by Á.R. Vázquez-Concepción
The exhibition addresses the origins of Tool’s investigation of war iconography through the exhibition of the artist’s ceramics, video work, graphic prints, ephemera, as well as works done in collaboration with photographer Ian Martin. Aiming to foster public conversation about the relationship between mainstream culture and military culture in the United States, Meditation on the Impacts of War invites public exchange on a subject which affects contemporary global society and which pervades modern culture. From toys and video games to multimillion dollar movie productions and advertising, the grim reality of war has been adopted for entertainment.
A Marine Veteran of the Gulf War, Tool describes his work as war awareness art —a form of artistic expression that, as the term suggests, makes people aware of the horrors of war, and which also speaks to the long history of artists that have survived and depicted the experience of warfare.
“When I returned from the 1991 Gulf War I was surprised to see a G.I. Joe version of myself, my gas mask and my war, in stores, ‘for ages 6 and up.’ I am compelled to make work that talks about the strange places where military and civilian cultures collude and collide… My intention when I make my work is to share it. I have made and given away more than 17,500 cups since 2001… I believe the cup is the appropriate scale to talk about war. The cups go into the world hand-to-hand, one story at a time… I hope conversations flourish between veterans and the people who are close to them.”
Deploying the medium of ceramic to represent the fragility of the human body and the way in which war becomes translated into civilian culture, Tool invites us to spend a moment thinking about the multiple levels on which war impacts a society —about war’s intended and unintended consequences on the social fabric.
A work included in Meditation on the Impacts of War is a video work titled 1.5 Second War Memorial (2005). The work is a series of clips of ceramic vessels made by Tool, which is shot through at intervals of one and a half seconds. That is precisely the amount of time it takes a bullet to enter a person’s body and end their life —a life that like Tool’s vessels, is a fragile container. For the work to become a specific war’s memorial one must follow an instruction —“pick a war, then pick the side you want to remember, then do the math, remembering that 1 life = 1.5 seconds.” For example, in the 1991 Gulf War there were 148 United States combat deaths (148 x 1.5 = 222 seconds) so a memorial for US deaths would last 3min42sec. In that same war there were over 30,000 Iraqis killed (30,000 x 1.5 = 45,000) so a memorial for Iraqi deaths would last 12hr30min. For Meditation on the Impacts of War the video will run during the gallery’s open hours throughout the month, serving as a universal memorial to the countless people killed in all wars of recent years.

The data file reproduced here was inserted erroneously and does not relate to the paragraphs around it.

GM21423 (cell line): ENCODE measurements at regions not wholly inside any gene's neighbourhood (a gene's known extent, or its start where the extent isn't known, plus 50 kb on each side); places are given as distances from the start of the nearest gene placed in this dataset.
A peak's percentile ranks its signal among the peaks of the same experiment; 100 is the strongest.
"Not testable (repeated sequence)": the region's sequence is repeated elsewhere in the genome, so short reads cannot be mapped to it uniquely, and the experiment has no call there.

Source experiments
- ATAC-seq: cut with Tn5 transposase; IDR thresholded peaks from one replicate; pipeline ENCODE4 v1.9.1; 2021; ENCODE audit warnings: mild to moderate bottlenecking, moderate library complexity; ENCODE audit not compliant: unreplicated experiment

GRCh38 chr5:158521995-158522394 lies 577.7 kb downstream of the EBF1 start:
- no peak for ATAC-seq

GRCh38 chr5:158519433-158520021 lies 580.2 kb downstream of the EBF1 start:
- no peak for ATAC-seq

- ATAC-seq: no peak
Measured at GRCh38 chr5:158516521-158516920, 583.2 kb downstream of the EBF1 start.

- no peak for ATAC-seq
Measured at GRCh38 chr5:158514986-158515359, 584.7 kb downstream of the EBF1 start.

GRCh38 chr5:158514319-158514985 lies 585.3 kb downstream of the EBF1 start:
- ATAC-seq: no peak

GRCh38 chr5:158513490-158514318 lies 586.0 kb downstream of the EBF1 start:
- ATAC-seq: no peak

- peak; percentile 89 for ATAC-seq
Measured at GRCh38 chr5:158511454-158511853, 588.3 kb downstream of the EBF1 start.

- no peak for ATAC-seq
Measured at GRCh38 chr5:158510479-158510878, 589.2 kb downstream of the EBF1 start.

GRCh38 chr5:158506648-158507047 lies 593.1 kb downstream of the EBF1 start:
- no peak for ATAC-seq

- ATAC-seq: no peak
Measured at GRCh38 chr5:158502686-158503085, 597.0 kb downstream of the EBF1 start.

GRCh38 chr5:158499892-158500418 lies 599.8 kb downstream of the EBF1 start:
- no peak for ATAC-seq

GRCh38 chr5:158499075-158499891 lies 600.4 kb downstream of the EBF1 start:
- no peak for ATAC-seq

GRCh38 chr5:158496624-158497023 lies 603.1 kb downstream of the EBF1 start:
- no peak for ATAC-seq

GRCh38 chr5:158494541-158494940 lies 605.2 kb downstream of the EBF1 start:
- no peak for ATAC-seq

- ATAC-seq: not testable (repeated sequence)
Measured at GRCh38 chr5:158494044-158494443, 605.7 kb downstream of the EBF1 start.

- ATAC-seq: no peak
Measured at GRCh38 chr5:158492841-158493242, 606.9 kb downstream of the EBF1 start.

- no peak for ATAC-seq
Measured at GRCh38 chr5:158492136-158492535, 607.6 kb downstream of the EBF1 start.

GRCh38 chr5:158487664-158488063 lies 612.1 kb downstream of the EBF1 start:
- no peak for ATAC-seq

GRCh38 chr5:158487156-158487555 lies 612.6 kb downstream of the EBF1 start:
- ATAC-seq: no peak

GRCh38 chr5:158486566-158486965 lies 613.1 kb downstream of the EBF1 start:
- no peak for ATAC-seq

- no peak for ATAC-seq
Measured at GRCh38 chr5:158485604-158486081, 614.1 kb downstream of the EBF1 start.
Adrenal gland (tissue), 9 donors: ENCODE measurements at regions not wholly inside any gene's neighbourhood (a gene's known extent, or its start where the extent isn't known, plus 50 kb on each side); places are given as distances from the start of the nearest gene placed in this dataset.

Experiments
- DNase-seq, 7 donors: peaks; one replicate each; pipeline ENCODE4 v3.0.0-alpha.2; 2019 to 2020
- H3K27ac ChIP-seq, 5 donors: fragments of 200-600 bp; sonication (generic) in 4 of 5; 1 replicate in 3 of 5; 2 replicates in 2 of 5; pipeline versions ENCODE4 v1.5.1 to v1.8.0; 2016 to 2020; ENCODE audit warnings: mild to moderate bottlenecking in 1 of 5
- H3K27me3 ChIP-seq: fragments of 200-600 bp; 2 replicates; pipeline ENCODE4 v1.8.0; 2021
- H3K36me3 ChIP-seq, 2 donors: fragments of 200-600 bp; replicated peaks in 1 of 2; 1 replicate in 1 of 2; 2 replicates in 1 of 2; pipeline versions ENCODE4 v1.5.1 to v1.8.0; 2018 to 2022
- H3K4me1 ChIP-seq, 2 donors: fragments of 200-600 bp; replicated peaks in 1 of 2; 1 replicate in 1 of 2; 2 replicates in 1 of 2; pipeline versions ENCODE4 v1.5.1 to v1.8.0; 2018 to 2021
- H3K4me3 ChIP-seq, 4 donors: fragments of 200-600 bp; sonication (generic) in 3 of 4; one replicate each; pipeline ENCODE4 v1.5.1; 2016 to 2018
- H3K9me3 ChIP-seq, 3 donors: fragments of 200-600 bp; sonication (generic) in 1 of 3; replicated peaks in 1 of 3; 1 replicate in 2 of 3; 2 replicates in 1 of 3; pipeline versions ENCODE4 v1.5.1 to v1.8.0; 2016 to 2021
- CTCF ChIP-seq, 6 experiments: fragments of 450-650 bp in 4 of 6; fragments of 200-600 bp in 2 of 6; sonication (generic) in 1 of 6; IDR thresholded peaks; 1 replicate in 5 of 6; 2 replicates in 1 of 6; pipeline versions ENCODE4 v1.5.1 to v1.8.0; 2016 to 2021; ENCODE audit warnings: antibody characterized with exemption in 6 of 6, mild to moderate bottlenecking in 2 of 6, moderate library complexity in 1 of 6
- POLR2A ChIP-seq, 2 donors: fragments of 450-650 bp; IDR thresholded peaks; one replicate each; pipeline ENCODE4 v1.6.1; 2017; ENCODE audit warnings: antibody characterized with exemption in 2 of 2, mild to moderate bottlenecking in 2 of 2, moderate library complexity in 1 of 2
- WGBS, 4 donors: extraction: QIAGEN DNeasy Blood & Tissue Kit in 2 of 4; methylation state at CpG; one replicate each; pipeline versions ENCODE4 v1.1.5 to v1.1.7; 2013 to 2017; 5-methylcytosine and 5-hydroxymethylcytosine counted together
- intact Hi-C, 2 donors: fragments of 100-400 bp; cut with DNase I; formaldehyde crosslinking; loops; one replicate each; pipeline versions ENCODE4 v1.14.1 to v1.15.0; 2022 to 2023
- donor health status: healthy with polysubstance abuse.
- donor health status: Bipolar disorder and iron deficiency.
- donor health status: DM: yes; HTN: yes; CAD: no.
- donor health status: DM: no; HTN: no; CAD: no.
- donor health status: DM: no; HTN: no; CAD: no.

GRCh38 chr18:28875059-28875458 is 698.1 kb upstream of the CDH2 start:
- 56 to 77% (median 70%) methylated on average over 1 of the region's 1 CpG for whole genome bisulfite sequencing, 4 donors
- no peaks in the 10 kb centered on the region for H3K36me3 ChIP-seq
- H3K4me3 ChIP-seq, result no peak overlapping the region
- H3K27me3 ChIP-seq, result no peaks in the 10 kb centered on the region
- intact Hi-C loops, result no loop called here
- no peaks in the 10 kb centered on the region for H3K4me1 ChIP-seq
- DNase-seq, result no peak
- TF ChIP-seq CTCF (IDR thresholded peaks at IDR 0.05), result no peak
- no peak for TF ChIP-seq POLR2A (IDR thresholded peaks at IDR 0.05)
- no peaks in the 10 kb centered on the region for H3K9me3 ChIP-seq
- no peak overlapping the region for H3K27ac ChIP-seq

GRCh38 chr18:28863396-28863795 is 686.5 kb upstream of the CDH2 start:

Ehren Tool (b. 1970, United States) is a ceramic artist and Senior Laboratory Mechanician at the Ceramic Department at University of California, Berkeley, and Marine Veteran of the 1991 Gulf War. He received his MFA from the University of California, Berkeley and BFA from the University of Southern California and has exhibited his vessels at the Oakland Museum of California, the Craft and Folk Art Museum, the Berkeley Art Center, the Bellevue Arts Museum, and The Clay Studio among others. His works have recently been acquired by The Smithsonian Renwick Gallery, in Washington D.C., the Centre National des Arts Plastiques Français, in Paris, France, and The Ceramics Research Center, at the Arizona State University Art Museum.
Meditation on the Impacts of War is curated by Teresa Goodman and Ralph Vázquez-Concepción
Also on view are prints of Ehren Tool’s vessels made through the Combat Paper Project in 2014
The Combat Paper Project is based in San Francisco, CA with affiliate paper mills in New Jersey, New York and Nevada. The project has traveled to Canada, England, Scotland, Northern Ireland and Kosovo providing workshops, exhibitions, performances and artists’ talks. Combat Paper is made possible through the collaborative effort of artists, veterans, volunteers, colleges and universities, art collectors, cultural foundations, art spaces, military hospitals and installations.
Through paper-making workshops, veterans use their uniforms worn in service to create works of art. The uniforms are cut up, beaten into a pulp and formed into sheets of paper. Participants use the transformative process of paper-making to reclaim their uniforms as art and express their experiences with the military.
1.5 Second War Memorial (2005)
All photos by Cranium Corporation, 2016